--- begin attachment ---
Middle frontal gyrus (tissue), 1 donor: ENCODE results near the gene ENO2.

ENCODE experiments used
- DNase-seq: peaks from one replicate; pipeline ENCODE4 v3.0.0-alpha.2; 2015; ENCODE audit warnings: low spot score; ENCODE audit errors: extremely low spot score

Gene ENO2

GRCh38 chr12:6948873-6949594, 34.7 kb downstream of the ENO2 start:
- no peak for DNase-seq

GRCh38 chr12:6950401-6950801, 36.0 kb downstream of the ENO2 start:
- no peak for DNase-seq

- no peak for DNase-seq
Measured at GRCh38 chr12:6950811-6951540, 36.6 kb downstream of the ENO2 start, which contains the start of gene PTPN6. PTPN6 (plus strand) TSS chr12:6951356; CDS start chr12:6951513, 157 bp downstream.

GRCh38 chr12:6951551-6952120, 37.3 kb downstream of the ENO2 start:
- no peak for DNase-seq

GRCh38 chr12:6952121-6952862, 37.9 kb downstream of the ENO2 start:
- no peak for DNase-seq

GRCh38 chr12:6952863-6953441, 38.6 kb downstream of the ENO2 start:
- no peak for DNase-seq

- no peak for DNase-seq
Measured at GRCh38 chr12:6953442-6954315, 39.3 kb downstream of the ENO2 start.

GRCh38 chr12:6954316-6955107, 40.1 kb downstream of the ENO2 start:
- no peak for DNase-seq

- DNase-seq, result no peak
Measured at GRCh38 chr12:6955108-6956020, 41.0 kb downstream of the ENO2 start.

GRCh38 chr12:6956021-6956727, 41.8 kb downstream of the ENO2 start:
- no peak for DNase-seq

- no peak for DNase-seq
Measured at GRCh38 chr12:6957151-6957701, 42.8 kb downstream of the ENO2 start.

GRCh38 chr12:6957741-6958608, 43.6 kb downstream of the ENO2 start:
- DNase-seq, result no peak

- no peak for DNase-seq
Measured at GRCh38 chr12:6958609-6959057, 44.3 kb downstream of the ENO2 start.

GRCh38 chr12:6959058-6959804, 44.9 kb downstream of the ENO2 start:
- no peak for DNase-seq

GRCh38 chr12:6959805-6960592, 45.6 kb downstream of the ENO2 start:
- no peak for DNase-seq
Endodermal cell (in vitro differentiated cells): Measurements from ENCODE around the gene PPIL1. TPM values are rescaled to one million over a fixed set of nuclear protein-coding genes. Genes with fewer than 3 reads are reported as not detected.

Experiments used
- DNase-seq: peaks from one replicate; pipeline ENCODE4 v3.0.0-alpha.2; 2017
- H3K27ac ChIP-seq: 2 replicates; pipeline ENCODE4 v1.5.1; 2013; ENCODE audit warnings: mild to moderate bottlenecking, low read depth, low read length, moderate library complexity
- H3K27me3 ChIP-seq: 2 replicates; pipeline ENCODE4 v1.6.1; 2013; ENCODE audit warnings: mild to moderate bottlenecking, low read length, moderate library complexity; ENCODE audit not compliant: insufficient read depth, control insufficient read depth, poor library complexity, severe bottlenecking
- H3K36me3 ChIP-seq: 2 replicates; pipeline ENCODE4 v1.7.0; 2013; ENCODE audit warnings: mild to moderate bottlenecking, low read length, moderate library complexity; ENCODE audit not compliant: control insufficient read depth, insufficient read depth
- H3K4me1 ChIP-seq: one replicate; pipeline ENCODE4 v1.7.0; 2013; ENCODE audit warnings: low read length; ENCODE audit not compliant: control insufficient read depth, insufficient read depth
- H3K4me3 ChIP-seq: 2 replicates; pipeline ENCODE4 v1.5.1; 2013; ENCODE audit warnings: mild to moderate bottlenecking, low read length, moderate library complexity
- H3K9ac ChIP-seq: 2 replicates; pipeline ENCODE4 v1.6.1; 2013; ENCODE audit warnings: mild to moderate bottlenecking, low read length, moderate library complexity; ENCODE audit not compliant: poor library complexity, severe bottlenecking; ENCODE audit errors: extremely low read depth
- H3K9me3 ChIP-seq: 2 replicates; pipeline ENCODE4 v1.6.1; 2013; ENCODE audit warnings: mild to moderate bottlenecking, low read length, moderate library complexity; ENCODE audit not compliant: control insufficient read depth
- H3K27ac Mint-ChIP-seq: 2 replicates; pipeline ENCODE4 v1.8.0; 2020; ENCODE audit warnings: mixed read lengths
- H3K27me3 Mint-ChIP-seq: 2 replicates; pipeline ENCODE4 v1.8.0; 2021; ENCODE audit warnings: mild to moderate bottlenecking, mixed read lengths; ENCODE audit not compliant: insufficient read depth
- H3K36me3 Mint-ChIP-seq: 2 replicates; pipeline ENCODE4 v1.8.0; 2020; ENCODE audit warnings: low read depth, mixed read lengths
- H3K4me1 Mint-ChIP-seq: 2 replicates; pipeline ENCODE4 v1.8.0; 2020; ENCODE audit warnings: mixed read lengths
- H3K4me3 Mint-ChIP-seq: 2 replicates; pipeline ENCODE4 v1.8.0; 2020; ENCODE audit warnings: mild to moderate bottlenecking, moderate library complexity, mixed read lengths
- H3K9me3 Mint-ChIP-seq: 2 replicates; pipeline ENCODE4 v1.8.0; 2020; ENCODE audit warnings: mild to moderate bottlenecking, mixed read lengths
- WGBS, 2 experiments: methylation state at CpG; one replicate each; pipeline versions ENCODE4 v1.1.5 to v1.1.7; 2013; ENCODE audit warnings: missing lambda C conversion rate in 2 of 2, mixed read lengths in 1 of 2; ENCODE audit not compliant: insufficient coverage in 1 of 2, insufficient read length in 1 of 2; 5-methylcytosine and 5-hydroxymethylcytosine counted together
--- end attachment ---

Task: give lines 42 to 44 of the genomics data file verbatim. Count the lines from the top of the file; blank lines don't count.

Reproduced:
- H3K4me3 ChIP-seq: 2 replicates; pipeline ENCODE4 v1.5.1; 2013; ENCODE audit warnings: mild to moderate bottlenecking, low read length, moderate library complexity
- H3K9ac ChIP-seq: 2 replicates; pipeline ENCODE4 v1.6.1; 2013; ENCODE audit warnings: mild to moderate bottlenecking, low read length, moderate library complexity; ENCODE audit not compliant: poor library complexity, severe bottlenecking; ENCODE audit errors: extremely low read depth
- H3K9me3 ChIP-seq: 2 replicates; pipeline ENCODE4 v1.6.1; 2013; ENCODE audit warnings: mild to moderate bottlenecking, low read length, moderate library complexity; ENCODE audit not compliant: control insufficient read depth